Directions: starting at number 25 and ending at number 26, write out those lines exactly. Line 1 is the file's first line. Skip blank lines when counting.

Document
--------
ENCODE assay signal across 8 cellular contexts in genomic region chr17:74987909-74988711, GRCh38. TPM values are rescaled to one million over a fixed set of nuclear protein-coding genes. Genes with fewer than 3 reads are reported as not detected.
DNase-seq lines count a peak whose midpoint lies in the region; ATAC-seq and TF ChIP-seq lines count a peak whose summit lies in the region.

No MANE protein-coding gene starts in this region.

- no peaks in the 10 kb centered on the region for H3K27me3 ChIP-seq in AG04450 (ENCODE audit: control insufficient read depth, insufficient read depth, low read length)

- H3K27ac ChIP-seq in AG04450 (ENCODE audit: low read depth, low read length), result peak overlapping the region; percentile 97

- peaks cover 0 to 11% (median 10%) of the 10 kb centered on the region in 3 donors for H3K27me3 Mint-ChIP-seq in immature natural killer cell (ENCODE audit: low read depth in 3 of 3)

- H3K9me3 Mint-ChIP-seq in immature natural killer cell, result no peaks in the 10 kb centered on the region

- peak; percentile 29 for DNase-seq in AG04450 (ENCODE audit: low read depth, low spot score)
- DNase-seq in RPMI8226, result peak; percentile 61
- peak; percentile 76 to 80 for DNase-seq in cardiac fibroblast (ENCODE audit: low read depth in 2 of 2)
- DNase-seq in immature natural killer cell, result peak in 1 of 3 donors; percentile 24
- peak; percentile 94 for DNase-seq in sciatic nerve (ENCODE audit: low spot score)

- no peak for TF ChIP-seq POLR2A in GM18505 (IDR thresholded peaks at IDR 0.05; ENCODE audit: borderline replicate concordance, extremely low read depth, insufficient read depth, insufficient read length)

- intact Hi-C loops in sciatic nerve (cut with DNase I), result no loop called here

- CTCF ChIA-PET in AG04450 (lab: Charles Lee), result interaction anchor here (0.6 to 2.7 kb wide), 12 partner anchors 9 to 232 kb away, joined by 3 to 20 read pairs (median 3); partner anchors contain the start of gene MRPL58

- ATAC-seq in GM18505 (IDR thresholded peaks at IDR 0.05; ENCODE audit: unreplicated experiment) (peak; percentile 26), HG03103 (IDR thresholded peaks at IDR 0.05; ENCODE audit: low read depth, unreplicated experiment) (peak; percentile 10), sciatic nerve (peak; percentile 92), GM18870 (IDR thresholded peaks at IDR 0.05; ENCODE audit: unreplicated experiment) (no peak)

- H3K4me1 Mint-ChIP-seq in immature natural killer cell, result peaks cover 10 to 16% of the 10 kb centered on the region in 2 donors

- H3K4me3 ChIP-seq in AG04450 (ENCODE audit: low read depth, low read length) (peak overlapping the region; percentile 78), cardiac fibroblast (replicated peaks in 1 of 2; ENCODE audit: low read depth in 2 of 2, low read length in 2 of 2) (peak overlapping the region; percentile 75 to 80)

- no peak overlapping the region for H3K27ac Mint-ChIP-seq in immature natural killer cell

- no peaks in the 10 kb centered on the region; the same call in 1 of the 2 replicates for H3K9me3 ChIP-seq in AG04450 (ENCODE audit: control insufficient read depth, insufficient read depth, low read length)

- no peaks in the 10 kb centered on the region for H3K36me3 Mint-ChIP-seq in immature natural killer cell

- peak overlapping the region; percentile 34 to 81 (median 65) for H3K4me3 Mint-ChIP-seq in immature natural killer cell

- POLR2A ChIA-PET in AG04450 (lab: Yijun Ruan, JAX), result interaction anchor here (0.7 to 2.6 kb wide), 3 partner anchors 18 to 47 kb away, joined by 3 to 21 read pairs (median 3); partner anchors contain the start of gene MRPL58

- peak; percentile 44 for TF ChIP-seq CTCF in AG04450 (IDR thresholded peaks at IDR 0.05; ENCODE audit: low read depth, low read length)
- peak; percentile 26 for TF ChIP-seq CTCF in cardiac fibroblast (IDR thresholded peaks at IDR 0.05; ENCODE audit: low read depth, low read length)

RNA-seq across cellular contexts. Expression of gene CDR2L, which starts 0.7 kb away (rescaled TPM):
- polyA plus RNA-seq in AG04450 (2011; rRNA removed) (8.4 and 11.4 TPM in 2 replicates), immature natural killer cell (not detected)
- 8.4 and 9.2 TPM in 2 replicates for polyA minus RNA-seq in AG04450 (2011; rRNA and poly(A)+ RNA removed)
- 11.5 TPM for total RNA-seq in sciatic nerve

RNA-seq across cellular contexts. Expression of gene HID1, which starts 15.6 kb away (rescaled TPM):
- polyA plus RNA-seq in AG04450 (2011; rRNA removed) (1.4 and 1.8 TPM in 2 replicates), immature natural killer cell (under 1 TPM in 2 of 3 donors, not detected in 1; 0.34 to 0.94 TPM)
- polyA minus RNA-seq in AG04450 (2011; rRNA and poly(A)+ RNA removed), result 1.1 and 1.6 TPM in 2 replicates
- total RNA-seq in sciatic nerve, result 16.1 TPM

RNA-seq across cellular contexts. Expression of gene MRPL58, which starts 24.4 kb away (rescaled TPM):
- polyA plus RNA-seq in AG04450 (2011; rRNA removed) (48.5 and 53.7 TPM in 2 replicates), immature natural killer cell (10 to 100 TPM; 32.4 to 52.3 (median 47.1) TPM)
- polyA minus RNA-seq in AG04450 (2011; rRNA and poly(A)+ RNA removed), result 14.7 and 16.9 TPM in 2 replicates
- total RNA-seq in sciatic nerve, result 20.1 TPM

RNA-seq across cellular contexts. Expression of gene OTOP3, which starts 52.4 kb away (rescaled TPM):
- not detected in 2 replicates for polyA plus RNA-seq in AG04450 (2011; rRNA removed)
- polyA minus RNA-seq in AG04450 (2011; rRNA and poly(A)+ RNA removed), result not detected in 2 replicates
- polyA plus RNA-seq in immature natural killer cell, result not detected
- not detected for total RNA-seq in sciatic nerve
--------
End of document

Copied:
- peak; percentile 26 for TF ChIP-seq CTCF in cardiac fibroblast (IDR thresholded peaks at IDR 0.05; ENCODE audit: low read depth, low read length)

RNA-seq across cellular contexts. Expression of gene CDR2L, which starts 0.7 kb away (rescaled TPM):